With help from NCSA, Trentin and others will have a better chance of guessing correctly. Wehmeier, an Illinois graduate student in Architecture with a focus on Digital Cultural Heritage, suggests that integrating Trentin’s data with Clowder—a versatile data management system developed at NCSA—was “the obvious answer” because of Clowder’s advantages when it comes to storage and access for humanities projects. Clowder will provide a unique database that Trentin and other researchers can use to further their investigations, storing both the graffiti images and the information surrounding them. “Clowder will also let [Trentin] define her own standard vocabulary and metadata definitions,” Marini adds, which will allow the user community to perform advanced, targeted searches of the data using their own metrics. Moreover, Clowder’s Web Service API enables the creation of a custom web interface “to visualize this information in Clowder in story-based and geospatial views.”

Wehmeier and the AVL are currently at work developing that interface. While Trentin is focused on the user experience for archaeologists, Wehmeier says, NCSA is considering “What’s the best way to represent this? What do we show and not show? How do we fit the ideas of people in the humanities into the technical framework that software projects have to fit into?” Right now, because location is so important to studies of graffiti, the AVL is focusing on adding an initial 2D “spatializing” of the searchable graffiti with top-down views of sites. “We’re not trying to create a singular vision,” he notes, so much as “trying to figure out what this [interface] looks like.” Features like panoramic views, 3D, and VR experiences are all being discussed as future possibilities for the project.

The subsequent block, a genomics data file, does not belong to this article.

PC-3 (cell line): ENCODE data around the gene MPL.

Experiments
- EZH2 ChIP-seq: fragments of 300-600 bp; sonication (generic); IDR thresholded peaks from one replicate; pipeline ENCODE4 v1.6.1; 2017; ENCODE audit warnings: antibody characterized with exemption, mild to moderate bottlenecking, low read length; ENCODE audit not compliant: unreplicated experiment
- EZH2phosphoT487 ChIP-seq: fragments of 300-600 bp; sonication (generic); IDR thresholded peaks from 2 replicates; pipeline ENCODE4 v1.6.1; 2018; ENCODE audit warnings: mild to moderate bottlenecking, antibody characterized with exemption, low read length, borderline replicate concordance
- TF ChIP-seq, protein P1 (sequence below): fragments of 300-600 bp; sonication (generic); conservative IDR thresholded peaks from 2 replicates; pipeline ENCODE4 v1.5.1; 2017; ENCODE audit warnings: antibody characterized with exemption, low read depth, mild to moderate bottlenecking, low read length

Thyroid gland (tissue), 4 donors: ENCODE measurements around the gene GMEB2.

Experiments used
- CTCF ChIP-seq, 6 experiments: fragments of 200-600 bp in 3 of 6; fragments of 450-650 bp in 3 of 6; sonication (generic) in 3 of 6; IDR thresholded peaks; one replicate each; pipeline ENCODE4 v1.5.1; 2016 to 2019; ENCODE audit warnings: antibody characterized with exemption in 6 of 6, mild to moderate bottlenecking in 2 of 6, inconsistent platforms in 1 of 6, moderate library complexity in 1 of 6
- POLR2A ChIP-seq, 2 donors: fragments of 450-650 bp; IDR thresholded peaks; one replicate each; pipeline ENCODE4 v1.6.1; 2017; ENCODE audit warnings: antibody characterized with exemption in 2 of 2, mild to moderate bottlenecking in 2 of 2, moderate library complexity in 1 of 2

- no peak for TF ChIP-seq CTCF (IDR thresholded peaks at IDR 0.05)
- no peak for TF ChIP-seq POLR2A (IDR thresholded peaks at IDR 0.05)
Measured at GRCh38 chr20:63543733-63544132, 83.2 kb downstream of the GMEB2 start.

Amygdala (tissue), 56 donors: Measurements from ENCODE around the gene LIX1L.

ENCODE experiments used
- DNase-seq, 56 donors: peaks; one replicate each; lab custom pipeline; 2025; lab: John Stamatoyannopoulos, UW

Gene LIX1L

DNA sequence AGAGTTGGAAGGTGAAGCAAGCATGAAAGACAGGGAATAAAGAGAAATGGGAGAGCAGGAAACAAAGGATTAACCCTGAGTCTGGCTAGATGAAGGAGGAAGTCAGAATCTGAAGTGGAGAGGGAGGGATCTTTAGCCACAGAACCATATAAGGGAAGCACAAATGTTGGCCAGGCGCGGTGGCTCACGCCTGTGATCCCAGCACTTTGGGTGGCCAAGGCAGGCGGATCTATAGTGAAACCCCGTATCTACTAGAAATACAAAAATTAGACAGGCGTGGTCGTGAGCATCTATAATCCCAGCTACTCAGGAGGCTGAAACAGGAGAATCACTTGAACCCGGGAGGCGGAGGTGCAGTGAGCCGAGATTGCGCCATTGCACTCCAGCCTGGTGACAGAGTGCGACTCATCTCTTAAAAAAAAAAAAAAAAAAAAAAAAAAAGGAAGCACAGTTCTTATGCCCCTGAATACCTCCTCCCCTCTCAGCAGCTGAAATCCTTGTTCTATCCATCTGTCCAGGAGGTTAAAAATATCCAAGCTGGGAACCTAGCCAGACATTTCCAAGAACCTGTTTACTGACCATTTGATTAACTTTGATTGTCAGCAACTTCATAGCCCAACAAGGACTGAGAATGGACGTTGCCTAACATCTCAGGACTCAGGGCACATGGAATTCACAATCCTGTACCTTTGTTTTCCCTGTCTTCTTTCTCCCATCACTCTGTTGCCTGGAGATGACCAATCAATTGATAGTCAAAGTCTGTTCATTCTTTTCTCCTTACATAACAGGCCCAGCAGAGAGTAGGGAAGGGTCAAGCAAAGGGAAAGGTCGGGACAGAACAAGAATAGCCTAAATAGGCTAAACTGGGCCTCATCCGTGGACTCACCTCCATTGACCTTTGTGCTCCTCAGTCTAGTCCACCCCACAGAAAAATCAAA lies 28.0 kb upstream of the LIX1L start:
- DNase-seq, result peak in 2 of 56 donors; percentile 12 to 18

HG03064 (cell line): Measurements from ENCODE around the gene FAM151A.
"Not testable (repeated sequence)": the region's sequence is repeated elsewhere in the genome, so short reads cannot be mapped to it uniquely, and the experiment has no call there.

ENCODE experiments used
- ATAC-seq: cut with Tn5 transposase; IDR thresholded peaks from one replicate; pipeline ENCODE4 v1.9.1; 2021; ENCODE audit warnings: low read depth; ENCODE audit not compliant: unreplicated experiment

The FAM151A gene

Virtual renderings of graffiti coupled with historical information about graffiti sites, Trentin believes, will enable researchers to immerse themselves in the context of graffiti without expensive travel, and better understand patterns displayed by countless pieces of graffiti that, in real life, are often difficult to access and not highly visible. “Visualization will make the difference,” in studying graffiti, Trentin says. And studying graffiti may well make the difference in understanding an unsung layer of medieval history.


Source: Katherine Kendig, NCSA

Subscribe to HPCwire's Weekly Update!

Be the most informed person in the room! Stay ahead of the tech trends with industy updates delivered to you every week!